A kerfuffle this past week. A Harvard student was unexpectedly denied entrance to the Harvard gym. The ensuing email: "Hey has anybody else been turned away from the QRAC recently because they instituted women's only hours on monday from 3-5 (also tu. and thurs. 8-10 AM)? Today I was forced to wait outside in the cold until 5 to get in because they wouldn't let me use 1 of the 10+ open machines.The policy seems sexist and discriminatory to me as there are no equivalent men only hours. Anyone know who I should get into contact with to complain about this new policy?" The debate barely got started before the Harvard Athletic Department released its official statement on the matter. In full: "These hours have been put in place for equality reasons. Whether it is for overall comfort or religious purposes we wanted to offer an opportunity for women to work out without the presence of men."
Left at that, this probably would have become yet another in a long line of arguments about what equality means, between people calling themselves feminists and other people also calling themselves feminists, and going nowhere. But it wasn't left at that. No sirree. Because, turns out, the Harvard Athletic Department's official statement was full of shit.
The real story came out shortly thereafter, in an email from a member of the Harvard Islamic Society. Her explanation: "Harvard Islamic Society, the student group on campus which I am very involved with petitioned for the women only hours (I think the hours are offered no more than once or twice a week). The reason for that is many hijabis (muslim women who wear the headscarf) really wanted to have an opportunity to work out in an environment where they did not have to wear the headpiece or the really long baggy sweats to cover up all parts of their body (as many of you may know, it is rather difficult and unpleasant). Our organization has been talking to the athletic department for a while now and finally, this year they let us do it. Interestingly, the interest was not only coming from the muslim women, but later on some jewish and christian women joined in. The purpose of institutions of those hours was not at all to offend/discriminate against men, but rather give an opportunity to women with certain strict religious obligations to work out in a more comfortable environment. "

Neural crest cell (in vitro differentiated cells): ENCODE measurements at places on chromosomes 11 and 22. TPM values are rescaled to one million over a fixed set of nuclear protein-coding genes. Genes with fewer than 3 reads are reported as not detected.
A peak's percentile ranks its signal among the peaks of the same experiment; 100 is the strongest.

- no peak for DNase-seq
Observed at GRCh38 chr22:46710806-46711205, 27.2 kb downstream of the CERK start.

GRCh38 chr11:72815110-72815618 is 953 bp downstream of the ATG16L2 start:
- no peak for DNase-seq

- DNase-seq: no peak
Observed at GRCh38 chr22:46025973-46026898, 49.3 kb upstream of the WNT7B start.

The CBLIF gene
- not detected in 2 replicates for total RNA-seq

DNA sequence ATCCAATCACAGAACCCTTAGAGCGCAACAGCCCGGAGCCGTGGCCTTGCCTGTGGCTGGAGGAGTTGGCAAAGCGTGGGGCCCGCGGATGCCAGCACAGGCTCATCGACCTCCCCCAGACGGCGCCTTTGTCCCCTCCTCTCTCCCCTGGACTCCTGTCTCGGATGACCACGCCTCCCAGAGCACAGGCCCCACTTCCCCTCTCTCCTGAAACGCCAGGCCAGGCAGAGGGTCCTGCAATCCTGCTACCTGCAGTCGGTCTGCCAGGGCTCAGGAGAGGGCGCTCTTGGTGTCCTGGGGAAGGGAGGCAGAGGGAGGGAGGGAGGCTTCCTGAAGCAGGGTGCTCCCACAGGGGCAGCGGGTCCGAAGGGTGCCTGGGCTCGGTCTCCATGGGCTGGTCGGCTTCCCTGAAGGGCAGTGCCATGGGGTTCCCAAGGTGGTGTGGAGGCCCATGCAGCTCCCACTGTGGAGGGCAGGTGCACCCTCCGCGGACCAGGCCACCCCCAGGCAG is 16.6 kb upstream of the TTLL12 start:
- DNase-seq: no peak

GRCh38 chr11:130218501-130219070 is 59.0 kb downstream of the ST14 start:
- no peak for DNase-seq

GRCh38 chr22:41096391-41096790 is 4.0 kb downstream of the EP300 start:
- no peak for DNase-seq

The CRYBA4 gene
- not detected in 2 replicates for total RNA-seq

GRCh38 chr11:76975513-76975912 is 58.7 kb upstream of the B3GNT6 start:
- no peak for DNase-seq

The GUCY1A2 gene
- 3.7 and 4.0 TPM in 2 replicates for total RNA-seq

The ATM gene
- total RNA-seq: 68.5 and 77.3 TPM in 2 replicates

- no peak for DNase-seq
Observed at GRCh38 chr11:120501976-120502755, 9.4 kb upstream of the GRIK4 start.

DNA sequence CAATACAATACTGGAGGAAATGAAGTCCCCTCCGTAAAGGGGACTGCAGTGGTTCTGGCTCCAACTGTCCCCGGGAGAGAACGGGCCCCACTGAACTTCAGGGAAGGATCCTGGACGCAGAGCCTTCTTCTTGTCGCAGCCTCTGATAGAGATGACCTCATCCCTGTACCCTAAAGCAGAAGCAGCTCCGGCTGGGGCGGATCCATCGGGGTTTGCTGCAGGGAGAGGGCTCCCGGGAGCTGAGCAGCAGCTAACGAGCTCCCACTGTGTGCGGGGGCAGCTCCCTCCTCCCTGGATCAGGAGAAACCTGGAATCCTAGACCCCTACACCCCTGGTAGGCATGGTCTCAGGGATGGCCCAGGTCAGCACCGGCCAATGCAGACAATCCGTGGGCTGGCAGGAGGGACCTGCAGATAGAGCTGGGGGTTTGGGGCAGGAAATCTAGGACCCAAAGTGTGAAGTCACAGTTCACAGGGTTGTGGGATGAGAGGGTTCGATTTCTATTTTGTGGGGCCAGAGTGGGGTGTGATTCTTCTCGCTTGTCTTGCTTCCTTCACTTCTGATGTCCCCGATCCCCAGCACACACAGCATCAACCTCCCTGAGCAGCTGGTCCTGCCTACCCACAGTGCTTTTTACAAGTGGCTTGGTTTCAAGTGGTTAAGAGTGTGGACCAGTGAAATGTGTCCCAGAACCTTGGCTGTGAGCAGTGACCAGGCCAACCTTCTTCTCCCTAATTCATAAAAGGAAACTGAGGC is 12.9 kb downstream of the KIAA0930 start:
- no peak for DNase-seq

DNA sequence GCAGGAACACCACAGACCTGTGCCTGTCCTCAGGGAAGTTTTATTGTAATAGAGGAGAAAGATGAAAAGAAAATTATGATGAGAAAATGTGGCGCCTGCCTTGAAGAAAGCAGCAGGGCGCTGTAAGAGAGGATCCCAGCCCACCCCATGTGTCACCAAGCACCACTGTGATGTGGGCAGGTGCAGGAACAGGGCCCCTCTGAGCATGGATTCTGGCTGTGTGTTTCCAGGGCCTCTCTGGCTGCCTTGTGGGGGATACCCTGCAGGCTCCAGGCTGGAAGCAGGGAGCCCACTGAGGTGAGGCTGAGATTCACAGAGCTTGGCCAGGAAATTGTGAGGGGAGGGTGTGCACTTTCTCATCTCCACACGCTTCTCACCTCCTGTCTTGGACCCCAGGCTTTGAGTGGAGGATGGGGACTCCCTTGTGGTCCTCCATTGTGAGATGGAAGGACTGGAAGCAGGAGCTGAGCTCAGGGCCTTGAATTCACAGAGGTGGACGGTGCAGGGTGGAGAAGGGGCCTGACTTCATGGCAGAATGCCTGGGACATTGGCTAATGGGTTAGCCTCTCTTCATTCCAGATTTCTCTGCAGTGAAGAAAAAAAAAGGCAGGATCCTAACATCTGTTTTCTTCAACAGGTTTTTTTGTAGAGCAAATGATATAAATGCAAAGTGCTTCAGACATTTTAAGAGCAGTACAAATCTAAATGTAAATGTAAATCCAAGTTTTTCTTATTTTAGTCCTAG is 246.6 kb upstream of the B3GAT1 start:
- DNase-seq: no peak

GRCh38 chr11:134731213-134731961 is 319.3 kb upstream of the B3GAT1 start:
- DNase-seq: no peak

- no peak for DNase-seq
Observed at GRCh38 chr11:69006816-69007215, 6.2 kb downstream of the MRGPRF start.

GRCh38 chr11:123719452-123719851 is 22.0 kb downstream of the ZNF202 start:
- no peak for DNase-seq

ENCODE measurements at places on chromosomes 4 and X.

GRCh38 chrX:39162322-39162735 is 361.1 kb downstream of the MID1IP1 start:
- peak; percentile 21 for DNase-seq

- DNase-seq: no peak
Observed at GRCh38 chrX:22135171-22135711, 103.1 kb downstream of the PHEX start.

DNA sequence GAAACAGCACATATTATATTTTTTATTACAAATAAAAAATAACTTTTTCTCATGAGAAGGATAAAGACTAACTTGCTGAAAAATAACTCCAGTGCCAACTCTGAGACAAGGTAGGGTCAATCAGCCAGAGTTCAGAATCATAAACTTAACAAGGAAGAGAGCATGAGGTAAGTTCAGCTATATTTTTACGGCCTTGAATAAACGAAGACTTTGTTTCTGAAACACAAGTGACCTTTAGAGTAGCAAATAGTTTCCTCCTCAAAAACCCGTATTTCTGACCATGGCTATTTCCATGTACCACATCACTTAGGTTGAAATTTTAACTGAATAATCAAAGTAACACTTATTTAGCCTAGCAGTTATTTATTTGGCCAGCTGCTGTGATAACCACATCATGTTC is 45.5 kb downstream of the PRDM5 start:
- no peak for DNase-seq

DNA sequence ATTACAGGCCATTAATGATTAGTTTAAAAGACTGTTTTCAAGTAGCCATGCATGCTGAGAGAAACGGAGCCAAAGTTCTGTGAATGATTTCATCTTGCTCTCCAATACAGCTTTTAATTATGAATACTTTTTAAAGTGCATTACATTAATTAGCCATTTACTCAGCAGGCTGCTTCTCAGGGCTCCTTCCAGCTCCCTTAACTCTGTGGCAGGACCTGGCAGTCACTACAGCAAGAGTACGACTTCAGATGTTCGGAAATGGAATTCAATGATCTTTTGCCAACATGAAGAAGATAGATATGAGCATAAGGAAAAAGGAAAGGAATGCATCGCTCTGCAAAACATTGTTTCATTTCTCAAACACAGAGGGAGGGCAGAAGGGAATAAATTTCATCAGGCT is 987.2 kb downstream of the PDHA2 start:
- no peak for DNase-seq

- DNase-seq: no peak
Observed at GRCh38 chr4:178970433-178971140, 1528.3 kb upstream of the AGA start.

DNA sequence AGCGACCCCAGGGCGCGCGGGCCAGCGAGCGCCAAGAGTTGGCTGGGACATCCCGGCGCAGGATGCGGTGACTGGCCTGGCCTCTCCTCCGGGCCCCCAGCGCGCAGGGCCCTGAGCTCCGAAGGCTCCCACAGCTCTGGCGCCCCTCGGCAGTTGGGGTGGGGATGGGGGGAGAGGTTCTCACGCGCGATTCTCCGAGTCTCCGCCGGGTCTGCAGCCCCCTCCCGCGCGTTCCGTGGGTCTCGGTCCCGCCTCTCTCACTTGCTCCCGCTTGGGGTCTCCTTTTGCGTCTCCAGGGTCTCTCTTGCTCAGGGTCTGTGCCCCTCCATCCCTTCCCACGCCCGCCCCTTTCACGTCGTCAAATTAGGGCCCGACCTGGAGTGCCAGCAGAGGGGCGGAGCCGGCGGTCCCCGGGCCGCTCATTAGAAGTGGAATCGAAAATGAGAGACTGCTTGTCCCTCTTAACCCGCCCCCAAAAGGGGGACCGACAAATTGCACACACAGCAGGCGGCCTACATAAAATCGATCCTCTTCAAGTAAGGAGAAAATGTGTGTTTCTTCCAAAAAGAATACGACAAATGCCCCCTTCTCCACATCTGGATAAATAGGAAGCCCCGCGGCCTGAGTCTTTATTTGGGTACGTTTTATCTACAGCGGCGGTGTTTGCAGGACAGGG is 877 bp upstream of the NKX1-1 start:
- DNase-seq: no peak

So, yeah, wonderful. A great big thanks to the Jewish and Christian women who collaborated.
If only they would have extended this to the classroom as well. I can't tell you the number of mornings I would have loved to have been barred from attending my compsci lecture. "I'm sorry, Prof Roberts, but I just can't enter this room and impose my degraded Western values upon the other students. I'll be in the gym -um, I mean, the student lounge - no, wait, not from nine to eleven, damn - okay, just going back to my room, I'll copy Fatima's notes later."
It is a real shame, though, that working out while covered like Dracula at the beach can be "difficult and unpleasant." I wonder, how could a woman doing the stairmaster in a burlap sack feel more comfortable? A hard one, I know. I'll leave it up to Islamic scholars to figure out, though my guess is that the answer probably involves stones.